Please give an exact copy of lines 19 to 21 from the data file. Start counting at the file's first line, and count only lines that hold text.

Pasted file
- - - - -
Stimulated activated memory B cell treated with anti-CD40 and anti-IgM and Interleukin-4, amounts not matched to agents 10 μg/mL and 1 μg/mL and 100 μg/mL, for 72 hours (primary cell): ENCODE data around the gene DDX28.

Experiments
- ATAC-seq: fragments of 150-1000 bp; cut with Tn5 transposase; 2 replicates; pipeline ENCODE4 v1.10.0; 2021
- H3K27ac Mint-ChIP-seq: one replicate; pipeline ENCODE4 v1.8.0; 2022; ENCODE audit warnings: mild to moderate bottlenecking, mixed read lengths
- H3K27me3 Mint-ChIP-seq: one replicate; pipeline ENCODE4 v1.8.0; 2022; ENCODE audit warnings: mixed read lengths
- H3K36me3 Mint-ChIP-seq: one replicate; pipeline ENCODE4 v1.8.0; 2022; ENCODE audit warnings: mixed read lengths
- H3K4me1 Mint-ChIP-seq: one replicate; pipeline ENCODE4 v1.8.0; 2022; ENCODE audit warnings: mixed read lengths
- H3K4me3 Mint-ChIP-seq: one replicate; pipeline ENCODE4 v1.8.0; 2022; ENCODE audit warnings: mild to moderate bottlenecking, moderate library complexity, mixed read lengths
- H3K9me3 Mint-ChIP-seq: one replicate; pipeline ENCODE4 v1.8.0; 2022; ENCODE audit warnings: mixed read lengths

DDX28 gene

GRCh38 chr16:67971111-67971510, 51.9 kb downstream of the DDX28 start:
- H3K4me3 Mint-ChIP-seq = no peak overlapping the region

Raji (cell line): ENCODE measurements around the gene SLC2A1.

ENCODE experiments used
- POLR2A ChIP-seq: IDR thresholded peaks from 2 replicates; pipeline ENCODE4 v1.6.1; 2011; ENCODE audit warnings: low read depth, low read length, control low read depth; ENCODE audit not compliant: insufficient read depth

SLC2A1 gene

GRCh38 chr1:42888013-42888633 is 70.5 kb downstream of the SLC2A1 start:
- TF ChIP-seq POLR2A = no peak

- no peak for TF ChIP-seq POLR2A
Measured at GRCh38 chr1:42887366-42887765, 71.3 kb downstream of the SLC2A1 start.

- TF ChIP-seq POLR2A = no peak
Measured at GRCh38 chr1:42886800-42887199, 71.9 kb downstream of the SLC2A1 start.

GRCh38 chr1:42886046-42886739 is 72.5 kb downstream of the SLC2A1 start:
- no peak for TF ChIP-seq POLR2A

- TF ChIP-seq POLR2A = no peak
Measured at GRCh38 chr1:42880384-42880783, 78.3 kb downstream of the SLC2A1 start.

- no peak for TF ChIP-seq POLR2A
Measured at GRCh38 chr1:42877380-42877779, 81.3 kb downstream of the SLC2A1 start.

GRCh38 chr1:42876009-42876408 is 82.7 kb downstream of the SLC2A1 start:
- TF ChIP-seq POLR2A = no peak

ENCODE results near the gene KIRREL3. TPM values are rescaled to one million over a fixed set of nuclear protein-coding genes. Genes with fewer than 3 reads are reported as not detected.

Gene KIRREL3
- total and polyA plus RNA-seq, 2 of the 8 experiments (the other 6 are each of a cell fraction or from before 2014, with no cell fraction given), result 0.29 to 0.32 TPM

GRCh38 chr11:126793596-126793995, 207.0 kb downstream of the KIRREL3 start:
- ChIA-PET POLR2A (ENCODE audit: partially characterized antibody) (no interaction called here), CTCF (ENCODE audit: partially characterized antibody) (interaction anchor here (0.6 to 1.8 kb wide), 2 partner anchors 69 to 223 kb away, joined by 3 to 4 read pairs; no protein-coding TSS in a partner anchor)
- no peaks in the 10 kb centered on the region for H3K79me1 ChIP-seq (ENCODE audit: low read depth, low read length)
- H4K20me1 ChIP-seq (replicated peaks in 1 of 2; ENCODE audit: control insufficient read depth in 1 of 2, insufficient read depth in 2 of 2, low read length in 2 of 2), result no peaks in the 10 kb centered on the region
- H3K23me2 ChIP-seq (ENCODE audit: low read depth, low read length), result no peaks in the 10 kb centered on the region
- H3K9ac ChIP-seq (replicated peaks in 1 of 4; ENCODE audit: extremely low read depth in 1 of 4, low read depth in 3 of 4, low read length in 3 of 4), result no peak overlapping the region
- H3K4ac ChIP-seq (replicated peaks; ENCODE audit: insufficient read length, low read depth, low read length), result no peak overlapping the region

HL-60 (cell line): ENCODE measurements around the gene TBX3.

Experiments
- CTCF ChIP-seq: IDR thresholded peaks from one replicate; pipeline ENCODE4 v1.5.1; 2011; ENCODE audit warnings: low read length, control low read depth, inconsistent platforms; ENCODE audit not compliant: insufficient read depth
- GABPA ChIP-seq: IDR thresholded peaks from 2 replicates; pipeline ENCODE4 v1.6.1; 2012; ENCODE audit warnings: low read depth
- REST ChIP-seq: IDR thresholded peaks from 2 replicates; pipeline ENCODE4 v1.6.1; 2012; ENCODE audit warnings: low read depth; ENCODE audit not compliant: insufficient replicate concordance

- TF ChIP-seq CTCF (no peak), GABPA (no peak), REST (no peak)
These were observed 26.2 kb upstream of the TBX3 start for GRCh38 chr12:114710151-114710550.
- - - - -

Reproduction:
- no peak for TF ChIP-seq POLR2A
Measured at GRCh38 chr1:42887366-42887765, 71.3 kb downstream of the SLC2A1 start.

- TF ChIP-seq POLR2A = no peak